Camels are almost entirely domesticated, providing milk, meat and transport. There are two living species: the single-humped dromedary and the double-humped bactrian. The humps are not full of water as commonly believed, they are in fact made up of fatty deposits that still help with water storage, so camels can survive life in extremely hot and arid deserts. Being able to withstand long periods without water, and some extreme changes in body temperature, allows camels to survive in conditions that would be lethal to most other animals.
Scientific name: Camelus
A simple memory technique can help you instantly tell a dromedary from a Bactrian camel.
A simple memory technique based on a visual mnemonic can help you instantly tell a dromedary from a Bactrian camel.
The following habitats are found across the Camels distribution range. Find out more about these environments, what it takes to live there and what else inhabits them.
Discover what these behaviours are and how different plants and animals use them.
Additional data source: Animal Diversity Web
A camel is an even-toed ungulate within the genus Camelus, bearing distinctive fatty deposits known as "humps" on its back. The two surviving species of camel are the dromedary, or one-humped camel (C. dromedarius), which inhabits the Middle East and the Horn of Africa; and the bactrian, or two-humped camel (C. bactrianus), which inhabits Central Asia. Both species have been domesticated; they provide milk, meat, hair for textiles or goods such as felted pouches, and are working animals with tasks ranging from human transport to bearing loads.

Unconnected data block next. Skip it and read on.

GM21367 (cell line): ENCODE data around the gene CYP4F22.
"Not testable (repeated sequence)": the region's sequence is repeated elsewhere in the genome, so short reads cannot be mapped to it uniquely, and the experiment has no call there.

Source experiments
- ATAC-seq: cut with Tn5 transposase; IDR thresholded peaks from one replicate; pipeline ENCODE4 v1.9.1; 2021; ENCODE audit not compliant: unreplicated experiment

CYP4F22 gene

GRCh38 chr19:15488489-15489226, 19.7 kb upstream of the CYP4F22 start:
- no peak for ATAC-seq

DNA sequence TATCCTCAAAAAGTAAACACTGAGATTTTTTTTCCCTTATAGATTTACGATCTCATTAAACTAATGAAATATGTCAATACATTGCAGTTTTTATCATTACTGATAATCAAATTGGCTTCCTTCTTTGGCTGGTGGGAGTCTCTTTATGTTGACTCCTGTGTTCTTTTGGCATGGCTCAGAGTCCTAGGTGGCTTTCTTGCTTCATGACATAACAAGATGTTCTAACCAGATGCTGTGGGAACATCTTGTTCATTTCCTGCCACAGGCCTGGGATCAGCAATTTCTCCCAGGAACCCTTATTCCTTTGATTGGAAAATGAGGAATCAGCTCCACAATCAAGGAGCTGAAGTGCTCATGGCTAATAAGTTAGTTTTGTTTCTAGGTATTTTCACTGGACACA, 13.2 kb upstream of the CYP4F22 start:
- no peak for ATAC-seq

The term "camel" is derived via Latin and Greek (camelus and kamēlos respectively) from Hebrew or Phoenician gāmāl, which has later been transferred to a verb root meaning to bear or carry (in Arabic jamala). The Hebrew meaning of the word gāmāl is derived from the verb root g.m.l, meaning (1) stopping, weaning, going without; or (2) repaying in kind. This refers to its ability to go without food or water, as well as the increased ability of service the animal provides when being properly cared for.
"Camel" is also used more broadly to describe any of the six camel-like mammals in the family Camelidae: the two true camels: the dromedary and bactrian, and the four South American camelids: the llama and alpaca are called "New World camels", while the guanaco and vicuña are called "South American camels".
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